Whenever I interview teens for our writing internships I ask them one important question: “If you could give one piece of advice to every parent, what would you tell them?” Interestingly, their tips tend to be quite similar—highlighting the fact that most teens and parents do in fact struggle with the same issues. Here are the top 5 tips we here from teens that they wish their parents knew:
1. Do not pretend you know everything about us
“My mom thinks I haven’t changed since I was 11. Just because I liked a certain TV show then, doesn’t mean I haven’t changed. I wish she asked me about myself more instead of assuming she knows what I am like.”—Carey, 13
As adults I think we forget how rapidly teens change their interests, friends and identity. After all, for most of us our favorite color, best friend and hair color hasn’t changed in a few years. Teens are all about experimentation and as they grow their interests change—even week to week. A common complaint I hear from teens is that they wish their parents took an interest—a continued interest in their lives beyond just their grades and that they would recognize that their interests are changing.
2. We do listen, even if we pretend we don’t
“I sometimes role my eyes at my mom and pretend I am not listening. But I do hear what she says and think about it later.” –Jeremiah, 15
It is very uncool for teens to listen to their parents. And sometimes they feel they have to pretend they are not listening. But over and over again I hear teens encourage their parents (or other parents) that their teens do listen.
3. If you treat us like kids, we will act like kids
“If my dad let me have some freedom I could prove to him that I won’t do anything stupid. But he won’t even give me the chance.” –Leslie, 14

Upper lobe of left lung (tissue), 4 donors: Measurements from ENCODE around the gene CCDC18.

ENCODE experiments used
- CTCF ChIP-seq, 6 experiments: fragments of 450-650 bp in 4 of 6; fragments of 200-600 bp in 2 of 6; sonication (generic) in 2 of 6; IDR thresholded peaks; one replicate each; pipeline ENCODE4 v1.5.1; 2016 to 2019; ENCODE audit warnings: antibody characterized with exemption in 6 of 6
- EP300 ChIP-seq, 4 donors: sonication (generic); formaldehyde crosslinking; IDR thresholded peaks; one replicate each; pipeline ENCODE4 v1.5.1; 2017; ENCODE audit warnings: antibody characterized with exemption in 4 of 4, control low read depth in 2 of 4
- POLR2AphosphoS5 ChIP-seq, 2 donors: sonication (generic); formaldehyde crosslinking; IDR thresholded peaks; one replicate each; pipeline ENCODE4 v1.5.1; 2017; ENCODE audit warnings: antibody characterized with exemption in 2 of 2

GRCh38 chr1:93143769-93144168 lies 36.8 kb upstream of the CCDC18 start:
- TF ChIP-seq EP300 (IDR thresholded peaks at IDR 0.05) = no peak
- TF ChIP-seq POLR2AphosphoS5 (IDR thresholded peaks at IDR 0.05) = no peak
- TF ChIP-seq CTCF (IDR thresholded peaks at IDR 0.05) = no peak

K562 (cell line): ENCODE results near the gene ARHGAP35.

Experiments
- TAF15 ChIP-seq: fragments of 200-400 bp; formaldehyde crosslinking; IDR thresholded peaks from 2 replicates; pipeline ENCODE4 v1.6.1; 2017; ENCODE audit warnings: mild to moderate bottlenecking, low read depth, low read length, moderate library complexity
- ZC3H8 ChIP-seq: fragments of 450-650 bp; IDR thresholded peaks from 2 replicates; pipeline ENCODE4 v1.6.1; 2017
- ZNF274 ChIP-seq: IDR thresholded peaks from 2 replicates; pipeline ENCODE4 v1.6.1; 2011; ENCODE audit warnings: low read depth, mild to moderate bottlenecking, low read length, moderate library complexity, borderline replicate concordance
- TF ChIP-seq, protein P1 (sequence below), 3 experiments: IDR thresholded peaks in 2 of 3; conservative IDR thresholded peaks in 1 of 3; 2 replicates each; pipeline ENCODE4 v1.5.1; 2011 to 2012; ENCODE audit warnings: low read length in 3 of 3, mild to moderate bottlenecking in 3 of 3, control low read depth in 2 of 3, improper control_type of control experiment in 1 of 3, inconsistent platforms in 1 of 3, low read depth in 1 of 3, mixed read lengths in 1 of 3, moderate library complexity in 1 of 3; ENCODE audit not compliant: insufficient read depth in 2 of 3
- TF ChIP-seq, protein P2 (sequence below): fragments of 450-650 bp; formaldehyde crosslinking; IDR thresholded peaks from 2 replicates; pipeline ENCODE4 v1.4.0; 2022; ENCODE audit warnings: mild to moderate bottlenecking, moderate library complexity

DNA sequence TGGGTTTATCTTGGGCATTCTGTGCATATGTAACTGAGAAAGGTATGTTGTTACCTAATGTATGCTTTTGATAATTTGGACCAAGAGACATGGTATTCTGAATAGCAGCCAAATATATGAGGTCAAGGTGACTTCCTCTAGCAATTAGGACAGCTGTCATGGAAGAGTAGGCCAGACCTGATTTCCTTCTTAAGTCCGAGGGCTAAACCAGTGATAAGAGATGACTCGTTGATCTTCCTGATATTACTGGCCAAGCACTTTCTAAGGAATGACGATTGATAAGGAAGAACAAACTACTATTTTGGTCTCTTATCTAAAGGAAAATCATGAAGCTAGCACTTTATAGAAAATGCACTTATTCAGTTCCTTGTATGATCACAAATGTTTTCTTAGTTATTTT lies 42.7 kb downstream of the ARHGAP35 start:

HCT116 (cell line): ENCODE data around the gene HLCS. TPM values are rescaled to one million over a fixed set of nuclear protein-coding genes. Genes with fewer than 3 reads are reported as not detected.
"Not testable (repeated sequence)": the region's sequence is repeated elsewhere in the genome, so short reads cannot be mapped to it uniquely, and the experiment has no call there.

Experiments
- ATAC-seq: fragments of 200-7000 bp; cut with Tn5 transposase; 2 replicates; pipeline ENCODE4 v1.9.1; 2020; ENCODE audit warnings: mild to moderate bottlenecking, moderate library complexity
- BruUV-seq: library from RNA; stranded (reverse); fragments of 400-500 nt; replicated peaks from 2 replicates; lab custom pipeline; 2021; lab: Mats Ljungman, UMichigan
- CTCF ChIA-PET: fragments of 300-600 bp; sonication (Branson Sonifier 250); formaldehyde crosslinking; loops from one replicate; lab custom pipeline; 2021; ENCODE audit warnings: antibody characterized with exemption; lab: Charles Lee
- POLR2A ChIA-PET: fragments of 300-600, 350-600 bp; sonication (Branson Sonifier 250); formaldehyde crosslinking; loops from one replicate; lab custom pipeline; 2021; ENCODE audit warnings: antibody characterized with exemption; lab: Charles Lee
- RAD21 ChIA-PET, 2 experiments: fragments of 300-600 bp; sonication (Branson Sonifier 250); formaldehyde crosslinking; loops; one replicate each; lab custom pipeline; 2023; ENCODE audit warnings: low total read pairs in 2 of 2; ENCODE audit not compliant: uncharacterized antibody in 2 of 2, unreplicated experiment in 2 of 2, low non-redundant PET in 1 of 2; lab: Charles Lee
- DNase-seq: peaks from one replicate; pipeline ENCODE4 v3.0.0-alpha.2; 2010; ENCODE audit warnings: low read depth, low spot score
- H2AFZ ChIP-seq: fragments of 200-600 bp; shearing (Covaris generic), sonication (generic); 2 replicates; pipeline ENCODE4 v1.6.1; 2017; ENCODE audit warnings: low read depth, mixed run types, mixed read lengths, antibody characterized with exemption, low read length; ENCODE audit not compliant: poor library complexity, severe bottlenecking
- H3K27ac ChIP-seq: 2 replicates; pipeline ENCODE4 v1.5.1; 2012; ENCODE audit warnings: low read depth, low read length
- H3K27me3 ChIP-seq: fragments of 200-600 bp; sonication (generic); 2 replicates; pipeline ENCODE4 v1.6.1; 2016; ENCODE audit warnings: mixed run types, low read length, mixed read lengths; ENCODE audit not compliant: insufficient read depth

Many teens tell us that if their parents were to put some faith in them they feel they would rise to the occasion. However, when their parents treat them like they are going to break the rules, they often do.
4. Their friends matter…a lot
“My friends are more important to me than my parents.” –Mariah, 12
This is a hard one to swallow, but when kids hit age 11 they begin to spend more time with their friends than with parents, and this can greatly increase the amount of influence their peers have. Many teens lament that parents don’t understand how important their friends are to them—their tastes, their needs and their judgments. It is important for parents to realize how important friends are to not only keep negative pressure in check, but also to show their kids they respect their good friendships.
5. We do come back
“Sometime around 19 I realized my parents weren’t so bad after all.” –Jackie, 23
If you are going through a rocky time with your teen, just know it will not last forever. If you let them know you love them, the values you instilled in them will blossom. Every teen I talk to speaks to the ups and downs in their relationships and their faith that if it is hard right now, one day it will get easier.